"But what's this, where's Petrushka got to?" thought Mr. Golyadkin, and clad as he was, took another look behind the partition. Petrushka was still nowhere to be seen, but on the floor where it had been set, quite beside itself, fuming, working itself into a passion, and threatening the whole while to boil over, was the samovar; and what it was probably saying as it burred and lisped away furiously at Mr. Golyadkin in its own strange tongue was:
"Come along and fetch me, good people, I'm quite ready, you see."
"To hell with him!" thought Mr. Golyadkin. "That lazy lump is enough to drive a man out of his wits. Where's he disappeared to?"
Seething with righteous indignation, he went out into the hail, which consisted of a small corridor terminated by the door of the entrance, and caught sight of his servant surrounded by a whole crowd of menials and riff-raff. Petrushka was busy recounting something, the others were all attention. Clearly neither the subject of conversation nor the conversation itself were to Mr. Golyadkin's liking, for he immediately called to Petrushka, and went back into the room looking thoroughly displeased, and even disturbed.
"That wretch would betray anyone for a song, his master especially," he thought. "And he's betrayed me, I'm certain of that-for a miserable farthing, I wouldn't mind betting ... Well?"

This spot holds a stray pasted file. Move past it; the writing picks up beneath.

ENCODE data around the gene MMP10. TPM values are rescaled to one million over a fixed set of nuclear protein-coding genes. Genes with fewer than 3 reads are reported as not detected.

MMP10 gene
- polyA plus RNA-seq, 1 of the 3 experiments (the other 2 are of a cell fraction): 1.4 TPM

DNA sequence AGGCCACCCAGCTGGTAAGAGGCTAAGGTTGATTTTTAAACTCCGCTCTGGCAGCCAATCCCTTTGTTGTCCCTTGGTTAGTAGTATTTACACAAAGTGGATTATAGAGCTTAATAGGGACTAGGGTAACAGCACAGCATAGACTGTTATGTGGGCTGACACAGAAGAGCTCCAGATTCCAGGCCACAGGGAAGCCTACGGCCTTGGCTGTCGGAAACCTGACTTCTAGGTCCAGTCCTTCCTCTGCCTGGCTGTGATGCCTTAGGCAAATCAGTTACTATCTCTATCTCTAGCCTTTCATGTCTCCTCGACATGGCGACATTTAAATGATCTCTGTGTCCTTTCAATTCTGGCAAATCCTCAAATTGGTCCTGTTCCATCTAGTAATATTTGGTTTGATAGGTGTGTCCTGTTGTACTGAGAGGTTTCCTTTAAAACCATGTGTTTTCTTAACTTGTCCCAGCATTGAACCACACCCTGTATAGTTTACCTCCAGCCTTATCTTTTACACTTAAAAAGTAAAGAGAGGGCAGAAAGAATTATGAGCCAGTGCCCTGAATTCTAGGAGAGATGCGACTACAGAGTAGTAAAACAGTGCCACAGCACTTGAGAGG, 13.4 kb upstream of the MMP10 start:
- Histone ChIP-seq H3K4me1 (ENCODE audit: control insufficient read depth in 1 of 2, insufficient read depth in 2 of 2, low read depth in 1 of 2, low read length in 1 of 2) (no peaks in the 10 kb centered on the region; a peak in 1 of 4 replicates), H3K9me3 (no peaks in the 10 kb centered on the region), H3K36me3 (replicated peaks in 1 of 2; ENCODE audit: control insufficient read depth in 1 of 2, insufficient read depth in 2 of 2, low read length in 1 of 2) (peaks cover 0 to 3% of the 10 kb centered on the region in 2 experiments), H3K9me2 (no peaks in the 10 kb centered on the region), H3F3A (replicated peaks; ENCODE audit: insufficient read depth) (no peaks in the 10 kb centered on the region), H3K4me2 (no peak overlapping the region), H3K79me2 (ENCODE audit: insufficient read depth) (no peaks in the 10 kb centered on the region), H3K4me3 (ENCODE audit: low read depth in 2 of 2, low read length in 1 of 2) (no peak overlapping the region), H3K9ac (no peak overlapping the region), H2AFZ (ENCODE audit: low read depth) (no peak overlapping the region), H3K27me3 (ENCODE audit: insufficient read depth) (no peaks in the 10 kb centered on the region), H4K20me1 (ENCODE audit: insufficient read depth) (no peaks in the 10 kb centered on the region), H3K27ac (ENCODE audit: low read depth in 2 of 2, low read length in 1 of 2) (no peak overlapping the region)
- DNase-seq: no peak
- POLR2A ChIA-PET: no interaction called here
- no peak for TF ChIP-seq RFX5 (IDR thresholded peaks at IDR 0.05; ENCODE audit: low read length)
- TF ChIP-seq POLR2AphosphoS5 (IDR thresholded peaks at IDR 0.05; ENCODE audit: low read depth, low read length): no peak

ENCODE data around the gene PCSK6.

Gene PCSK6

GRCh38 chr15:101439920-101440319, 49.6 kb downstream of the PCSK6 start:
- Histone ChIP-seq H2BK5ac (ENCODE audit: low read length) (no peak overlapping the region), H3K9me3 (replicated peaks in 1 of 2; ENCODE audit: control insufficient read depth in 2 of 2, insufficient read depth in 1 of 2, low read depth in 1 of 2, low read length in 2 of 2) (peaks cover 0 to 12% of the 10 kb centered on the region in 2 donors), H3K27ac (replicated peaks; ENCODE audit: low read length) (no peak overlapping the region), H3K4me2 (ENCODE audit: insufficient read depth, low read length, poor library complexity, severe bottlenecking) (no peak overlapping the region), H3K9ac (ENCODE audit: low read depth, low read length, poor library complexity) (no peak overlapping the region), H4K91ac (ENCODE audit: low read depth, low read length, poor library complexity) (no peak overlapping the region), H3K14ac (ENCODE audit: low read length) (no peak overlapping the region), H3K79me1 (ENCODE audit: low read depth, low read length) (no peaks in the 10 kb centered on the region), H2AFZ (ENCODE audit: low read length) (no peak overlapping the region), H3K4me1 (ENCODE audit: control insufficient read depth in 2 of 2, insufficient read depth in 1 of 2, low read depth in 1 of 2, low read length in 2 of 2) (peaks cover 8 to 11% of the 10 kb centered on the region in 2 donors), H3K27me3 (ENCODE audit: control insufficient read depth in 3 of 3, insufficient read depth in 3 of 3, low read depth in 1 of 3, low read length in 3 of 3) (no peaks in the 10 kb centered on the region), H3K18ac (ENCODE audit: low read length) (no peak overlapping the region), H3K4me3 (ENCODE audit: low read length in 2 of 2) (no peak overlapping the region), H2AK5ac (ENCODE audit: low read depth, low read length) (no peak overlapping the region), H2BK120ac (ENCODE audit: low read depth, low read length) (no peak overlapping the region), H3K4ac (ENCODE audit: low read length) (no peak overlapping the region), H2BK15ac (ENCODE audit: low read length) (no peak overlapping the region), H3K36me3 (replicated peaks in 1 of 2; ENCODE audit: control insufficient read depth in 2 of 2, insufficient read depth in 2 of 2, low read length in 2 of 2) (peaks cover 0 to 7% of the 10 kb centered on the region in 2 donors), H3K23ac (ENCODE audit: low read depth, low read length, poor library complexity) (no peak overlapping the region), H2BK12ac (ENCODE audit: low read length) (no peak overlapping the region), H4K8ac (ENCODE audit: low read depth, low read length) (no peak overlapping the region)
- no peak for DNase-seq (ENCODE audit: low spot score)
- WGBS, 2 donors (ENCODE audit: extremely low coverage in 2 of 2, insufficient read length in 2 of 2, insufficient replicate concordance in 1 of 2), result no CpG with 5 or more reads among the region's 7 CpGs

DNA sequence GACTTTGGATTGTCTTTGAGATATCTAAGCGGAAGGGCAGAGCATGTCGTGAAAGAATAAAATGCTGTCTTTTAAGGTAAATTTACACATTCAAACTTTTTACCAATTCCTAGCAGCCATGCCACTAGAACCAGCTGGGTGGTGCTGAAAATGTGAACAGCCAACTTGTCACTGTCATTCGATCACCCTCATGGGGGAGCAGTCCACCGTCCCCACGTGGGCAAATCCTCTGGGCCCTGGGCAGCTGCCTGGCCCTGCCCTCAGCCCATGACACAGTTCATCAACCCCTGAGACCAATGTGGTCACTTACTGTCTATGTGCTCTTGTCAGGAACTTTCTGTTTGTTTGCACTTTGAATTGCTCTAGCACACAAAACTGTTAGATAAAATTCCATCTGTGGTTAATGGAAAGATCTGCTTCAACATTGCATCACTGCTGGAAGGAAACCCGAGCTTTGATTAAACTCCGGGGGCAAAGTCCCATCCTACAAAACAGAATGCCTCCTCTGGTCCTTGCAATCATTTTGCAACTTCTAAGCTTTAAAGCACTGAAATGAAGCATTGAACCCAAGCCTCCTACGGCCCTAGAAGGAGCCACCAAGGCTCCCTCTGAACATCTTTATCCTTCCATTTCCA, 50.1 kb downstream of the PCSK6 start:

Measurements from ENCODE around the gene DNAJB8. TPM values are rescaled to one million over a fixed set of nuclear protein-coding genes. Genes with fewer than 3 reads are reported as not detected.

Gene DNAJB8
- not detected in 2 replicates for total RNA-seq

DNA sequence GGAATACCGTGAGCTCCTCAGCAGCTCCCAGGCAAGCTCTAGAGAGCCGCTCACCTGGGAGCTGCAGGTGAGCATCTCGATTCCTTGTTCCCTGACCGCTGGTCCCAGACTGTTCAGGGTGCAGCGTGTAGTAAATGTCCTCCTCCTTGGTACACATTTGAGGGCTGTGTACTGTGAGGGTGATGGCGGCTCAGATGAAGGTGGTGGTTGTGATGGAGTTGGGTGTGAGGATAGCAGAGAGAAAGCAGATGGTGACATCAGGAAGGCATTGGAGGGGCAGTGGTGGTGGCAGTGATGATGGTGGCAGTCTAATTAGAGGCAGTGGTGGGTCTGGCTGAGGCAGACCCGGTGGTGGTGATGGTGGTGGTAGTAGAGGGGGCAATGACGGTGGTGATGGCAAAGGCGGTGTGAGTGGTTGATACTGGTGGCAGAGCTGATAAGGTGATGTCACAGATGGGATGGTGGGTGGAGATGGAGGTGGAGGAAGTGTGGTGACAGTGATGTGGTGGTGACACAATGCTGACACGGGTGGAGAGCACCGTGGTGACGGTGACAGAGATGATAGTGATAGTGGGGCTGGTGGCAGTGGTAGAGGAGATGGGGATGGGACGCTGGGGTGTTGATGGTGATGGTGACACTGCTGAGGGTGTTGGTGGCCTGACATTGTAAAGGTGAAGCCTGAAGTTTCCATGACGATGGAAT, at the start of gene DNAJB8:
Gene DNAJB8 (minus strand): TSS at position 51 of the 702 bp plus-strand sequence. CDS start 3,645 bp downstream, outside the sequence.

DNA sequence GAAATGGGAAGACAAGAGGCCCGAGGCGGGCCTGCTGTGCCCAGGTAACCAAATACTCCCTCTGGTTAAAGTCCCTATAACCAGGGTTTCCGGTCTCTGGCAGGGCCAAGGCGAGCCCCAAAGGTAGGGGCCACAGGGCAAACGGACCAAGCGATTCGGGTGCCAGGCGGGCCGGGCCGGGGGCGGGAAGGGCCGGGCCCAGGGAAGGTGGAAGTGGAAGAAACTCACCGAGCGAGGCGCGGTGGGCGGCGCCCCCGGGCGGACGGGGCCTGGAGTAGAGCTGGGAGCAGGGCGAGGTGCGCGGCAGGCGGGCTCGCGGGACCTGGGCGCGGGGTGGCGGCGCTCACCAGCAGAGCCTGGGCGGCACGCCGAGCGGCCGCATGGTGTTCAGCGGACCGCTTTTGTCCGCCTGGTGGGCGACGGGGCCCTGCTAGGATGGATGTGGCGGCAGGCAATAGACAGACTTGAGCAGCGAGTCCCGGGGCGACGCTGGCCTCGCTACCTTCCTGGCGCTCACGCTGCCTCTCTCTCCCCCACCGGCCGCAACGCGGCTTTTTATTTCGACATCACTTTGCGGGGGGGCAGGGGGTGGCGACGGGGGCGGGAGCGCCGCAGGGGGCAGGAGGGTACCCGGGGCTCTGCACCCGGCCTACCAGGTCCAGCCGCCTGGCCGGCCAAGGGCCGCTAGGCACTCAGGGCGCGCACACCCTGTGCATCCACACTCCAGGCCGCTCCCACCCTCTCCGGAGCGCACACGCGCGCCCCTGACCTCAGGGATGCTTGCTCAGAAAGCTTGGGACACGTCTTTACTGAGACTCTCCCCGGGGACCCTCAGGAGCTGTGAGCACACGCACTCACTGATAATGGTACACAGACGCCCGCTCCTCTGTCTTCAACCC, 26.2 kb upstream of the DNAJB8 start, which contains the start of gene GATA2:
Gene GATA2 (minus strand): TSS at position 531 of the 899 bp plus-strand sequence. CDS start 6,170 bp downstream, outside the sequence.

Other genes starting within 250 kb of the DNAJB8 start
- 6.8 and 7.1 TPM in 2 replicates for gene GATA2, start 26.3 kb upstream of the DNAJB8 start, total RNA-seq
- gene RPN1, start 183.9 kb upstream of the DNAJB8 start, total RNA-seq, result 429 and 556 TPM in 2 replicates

"They've brought the livery, sir."
"Put it on, and come here."
Having done so, Petrushka came into his master's room grinning foolishly. His costume was odd in the extreme. He was attired in green footman's livery, trimmed with gold braid and very much worn, that had obviously been intended for someone a good two feet taller. He held a hat decorated with green feathers and also trimmed with gold braid, and wore at his side a footman's sword in a leather scabbard.Great Short Works of Fyodor Dostoevsky. Copyright © by Fyodor Dostoyevsky. Reprinted by permission of HarperCollins Publishers, Inc. All rights reserved. Available now wherever books are sold.